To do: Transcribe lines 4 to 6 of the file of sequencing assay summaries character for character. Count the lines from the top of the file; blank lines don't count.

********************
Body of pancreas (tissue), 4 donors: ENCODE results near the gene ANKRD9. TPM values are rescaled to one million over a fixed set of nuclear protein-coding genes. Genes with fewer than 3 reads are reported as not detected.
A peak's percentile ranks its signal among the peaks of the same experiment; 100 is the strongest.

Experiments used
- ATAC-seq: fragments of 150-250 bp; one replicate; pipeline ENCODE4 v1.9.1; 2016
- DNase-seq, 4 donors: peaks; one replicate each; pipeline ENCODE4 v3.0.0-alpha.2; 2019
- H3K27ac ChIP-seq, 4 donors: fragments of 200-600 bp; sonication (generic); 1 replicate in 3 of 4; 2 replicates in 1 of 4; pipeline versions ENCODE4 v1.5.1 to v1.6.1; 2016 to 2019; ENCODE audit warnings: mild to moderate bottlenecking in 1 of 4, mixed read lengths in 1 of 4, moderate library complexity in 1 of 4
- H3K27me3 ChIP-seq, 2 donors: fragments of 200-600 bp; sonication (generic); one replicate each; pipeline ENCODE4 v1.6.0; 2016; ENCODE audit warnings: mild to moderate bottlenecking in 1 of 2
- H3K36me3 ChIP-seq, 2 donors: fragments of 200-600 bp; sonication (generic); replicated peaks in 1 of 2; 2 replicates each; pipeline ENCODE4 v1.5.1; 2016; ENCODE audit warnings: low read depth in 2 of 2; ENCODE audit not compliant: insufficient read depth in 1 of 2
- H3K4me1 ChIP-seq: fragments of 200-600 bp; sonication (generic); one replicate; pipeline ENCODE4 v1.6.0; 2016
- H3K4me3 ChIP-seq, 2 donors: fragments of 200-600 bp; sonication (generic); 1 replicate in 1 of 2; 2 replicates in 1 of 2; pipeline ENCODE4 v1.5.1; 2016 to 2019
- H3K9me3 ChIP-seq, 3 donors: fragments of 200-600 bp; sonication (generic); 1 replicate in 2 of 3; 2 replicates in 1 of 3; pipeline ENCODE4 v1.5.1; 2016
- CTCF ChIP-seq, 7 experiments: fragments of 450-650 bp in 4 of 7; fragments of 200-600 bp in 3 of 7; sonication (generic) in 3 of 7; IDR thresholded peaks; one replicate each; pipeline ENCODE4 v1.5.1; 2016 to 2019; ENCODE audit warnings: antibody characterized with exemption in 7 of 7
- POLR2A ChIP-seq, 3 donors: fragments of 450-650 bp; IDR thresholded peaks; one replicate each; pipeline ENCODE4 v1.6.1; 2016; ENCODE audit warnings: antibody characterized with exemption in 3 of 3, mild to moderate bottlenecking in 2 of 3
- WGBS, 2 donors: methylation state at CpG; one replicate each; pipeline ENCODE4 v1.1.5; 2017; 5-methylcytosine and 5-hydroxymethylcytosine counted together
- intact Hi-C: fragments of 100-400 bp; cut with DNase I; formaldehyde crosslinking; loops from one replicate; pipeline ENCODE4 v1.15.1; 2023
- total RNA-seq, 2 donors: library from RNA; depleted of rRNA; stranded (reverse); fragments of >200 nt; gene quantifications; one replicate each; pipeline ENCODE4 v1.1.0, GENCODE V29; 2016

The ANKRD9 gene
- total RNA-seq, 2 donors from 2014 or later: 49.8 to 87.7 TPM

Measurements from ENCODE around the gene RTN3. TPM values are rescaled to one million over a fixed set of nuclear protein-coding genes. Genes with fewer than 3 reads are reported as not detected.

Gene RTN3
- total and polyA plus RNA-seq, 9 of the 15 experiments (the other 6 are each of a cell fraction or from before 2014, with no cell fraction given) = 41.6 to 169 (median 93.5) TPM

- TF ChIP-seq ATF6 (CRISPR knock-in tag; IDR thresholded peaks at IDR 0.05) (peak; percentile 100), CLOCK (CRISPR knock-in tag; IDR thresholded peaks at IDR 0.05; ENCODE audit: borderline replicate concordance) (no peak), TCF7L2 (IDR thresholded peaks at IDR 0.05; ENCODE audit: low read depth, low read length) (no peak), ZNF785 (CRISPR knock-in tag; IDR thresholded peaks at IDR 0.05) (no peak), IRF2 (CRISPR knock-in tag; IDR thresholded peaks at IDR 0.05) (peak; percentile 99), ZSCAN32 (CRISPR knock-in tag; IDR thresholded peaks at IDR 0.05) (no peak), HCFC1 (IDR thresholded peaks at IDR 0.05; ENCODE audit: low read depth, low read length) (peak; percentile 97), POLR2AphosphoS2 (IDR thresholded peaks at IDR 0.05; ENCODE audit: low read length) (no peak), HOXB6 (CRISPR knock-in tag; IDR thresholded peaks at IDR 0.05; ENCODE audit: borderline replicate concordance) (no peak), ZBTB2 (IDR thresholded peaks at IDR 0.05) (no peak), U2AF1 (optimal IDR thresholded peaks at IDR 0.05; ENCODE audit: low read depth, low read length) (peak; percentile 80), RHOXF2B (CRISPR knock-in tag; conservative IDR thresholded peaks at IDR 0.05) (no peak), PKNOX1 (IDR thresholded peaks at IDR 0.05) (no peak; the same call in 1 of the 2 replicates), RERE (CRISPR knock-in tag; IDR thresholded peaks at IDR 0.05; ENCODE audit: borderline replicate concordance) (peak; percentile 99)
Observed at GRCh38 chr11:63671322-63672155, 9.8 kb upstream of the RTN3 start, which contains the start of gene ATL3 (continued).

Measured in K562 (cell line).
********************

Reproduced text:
- ATAC-seq: fragments of 150-250 bp; one replicate; pipeline ENCODE4 v1.9.1; 2016
- DNase-seq, 4 donors: peaks; one replicate each; pipeline ENCODE4 v3.0.0-alpha.2; 2019
- H3K27ac ChIP-seq, 4 donors: fragments of 200-600 bp; sonication (generic); 1 replicate in 3 of 4; 2 replicates in 1 of 4; pipeline versions ENCODE4 v1.5.1 to v1.6.1; 2016 to 2019; ENCODE audit warnings: mild to moderate bottlenecking in 1 of 4, mixed read lengths in 1 of 4, moderate library complexity in 1 of 4